Finish your two or three body paragraphs. If you do not finish, complete for homework. Be sure each paragraph follows the form and flow of the Narrative Paragraph Plan. To guarantee an A, go the extra mile by putting each body paragraph in the Design Writing Plan--and be sure your content matches up with the rubric.

  1. Step One: Introduce and narrow down your theme…

  2. Step Two: Validate your theme by introducing and briefly describing an experience that captures your theme in action.

  3. Step Three: Explore the deeper meaning by explaining how the theme is important in your life—and potentially in the lives of your readers. Start Narrow and end Broad.

  4. Step Four: Conclude or transition to a new body paragraph in a way that gives your reader room to think in a brief sentence. Ten words or less.



NEW VERSION!!! Download Design Writing: Narrative Paragraph Explained

Download Assignments 9:16-9:22

Download Design Writing Plan: Essay Template 



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The Uses and Abuses of Rhetoric

What’s Your Point?


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Knowing that you do not understand is a virtue;

Not knowing that you do not understand is a defect.


—Lao Tzu


     Nobody likes to be wrong, and for that matter, most of us “like” to be right. Few of us walk around writing, saying or thinking, “Boy, my opinions and views are certainly shallow, uninformed, and alarmingly trivial—but here is what I think….” We like to be assured that what we know and feel is valid and real and informed, for there is a serenity in knowing that we know—or that we have thoughtfully reached a level of knowingness that is somewhere near to certainty. I admit that a certain jealousy sweeps over me when I hear or read someone say exactly what I already think and feel (and though I knew) but I just never found the words or the way to say it with that much eloquence and clarity.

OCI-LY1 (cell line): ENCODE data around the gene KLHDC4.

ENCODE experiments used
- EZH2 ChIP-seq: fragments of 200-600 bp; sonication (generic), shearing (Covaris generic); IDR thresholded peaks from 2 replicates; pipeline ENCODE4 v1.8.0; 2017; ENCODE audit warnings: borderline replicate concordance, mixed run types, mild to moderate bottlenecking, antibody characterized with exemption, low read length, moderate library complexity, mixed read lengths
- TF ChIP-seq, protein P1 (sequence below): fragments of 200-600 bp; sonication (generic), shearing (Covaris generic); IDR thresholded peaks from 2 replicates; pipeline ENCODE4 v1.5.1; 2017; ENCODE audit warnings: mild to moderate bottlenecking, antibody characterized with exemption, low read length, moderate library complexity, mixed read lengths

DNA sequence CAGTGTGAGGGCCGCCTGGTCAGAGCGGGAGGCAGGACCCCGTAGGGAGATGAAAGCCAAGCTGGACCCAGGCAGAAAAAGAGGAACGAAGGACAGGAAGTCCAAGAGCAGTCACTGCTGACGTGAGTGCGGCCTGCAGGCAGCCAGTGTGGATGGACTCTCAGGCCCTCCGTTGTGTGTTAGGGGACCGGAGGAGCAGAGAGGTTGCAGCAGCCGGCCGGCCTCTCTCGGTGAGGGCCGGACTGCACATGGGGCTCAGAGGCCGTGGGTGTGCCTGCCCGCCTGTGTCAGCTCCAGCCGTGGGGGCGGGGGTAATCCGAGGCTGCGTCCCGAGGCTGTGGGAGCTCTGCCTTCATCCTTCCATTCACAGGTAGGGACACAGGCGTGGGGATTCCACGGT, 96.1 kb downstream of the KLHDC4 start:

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The Time & Place of a Writer

   How to be a Writer

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“Who wants to become a writer? And why? Because it’s the answer to everything. … It’s the streaming reason for living. To note, to pin down, to build up, to create, to be astonished at nothing, to cherish the oddities, to let nothing go down the drain, to make something, to make a great flower out of life, even if it’s a cactus.”